Schools are major employers – and how their employees speak about them effects their brand reputation too.

I’ve listened to two very different stories from teaching professionals in the last week (not from my kids schools). I am regularly inspired by my teenagers educators; the dedication teaching takes. It is a gfit, a great calling – a privilege. I marvel at the energy and persistence it must take to inspire our young people to achieve their best.
Our educators create our future.
The first story relates to a friend at my dinner table who complained vociferously about the high-profile, high-reputation private school at which he teaches. As someone passionate about employee engagement, I was both horrified and fascinated. Is his employer aware of how unhappy he is? Worse, do they not realise the impact such disappointment has on their employer branding? He is overloaded and struggles to find hours in the day to manage the required compliance. This administration doesn’t stem solely from the school, but also from the Australian government departments responsible for education.
He came up with a solution: to start work earlier. An acknowledged morning person, getting to his desk ahead of 7am he not only avoided a high-traffic commute it also made him more focused and productive. He could keep up with the admin, maintain his lesson plans – and start his teaching day fired up due to the sense of purpose and accomplishment it gave him.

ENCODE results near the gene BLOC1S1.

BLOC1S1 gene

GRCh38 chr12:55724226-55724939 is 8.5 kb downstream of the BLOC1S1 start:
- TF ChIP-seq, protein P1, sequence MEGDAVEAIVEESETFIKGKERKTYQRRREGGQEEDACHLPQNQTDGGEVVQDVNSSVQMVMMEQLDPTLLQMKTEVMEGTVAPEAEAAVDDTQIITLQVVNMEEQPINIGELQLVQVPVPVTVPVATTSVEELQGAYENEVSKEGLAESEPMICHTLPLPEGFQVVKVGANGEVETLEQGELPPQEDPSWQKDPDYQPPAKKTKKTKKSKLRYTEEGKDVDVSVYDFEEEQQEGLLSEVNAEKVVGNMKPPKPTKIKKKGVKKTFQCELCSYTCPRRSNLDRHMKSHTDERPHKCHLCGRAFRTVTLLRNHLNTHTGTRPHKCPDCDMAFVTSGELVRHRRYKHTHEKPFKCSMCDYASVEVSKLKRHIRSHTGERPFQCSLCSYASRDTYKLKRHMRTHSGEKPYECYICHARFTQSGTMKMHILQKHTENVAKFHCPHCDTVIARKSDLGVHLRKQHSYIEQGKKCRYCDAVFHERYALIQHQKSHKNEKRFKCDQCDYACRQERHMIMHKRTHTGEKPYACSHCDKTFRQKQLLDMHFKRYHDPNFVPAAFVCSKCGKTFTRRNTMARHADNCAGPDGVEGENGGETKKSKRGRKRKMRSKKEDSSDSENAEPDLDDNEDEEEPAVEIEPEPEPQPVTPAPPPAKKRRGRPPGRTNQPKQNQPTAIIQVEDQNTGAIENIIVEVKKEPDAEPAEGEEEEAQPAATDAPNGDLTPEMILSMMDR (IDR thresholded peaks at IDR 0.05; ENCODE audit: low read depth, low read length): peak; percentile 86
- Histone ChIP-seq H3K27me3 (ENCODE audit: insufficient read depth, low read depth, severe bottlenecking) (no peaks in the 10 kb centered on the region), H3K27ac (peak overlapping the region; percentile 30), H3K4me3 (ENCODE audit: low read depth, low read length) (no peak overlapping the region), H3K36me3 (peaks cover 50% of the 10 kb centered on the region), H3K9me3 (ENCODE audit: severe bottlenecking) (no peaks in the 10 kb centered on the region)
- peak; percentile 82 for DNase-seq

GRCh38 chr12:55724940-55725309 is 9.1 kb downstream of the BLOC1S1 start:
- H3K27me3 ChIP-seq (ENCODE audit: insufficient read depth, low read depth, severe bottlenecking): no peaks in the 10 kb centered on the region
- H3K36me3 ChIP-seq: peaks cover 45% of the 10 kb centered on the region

Yet, in a sense of bureaucracy rather to outcomes focus, his employer can’t allow him this flexibility. If a pupil happens to come on the school campus early, at the same time as when this teacher will be tucked in his office, and the pupil has an accident, or worse, acts with malicious intent, the teacher and school could be held responsible.
Now, teachers do an absolutely amazing job and we should support them as much as possible. But why has the onus of responsibility tipped so far to them? Are we charging too closely to a nanny state?
Surely an argument can be made that a pupil should not be on the school premises unsupervised, outside of expected school hours, so anything that befalls him or her is the responsibility of the individual, not the school.
If we want an engaged, committed, enlightened, responsive next generation, isn’t it time we supported our teachers better? Invested rather than cut funding. Reduced the red tape so they could actually spend time teaching and inspiring. We need to tip the balance back.
How are your teachers supported in your community?
(PS the photo is from my school days – can you spot me? – The year that Miss Stawjsky took me under her wing- who saw me bigger than I saw myself – and I would not be here today – without her love, dedication and commitment.) This article first appeared as part of my LinkedIn Influencer Collection.

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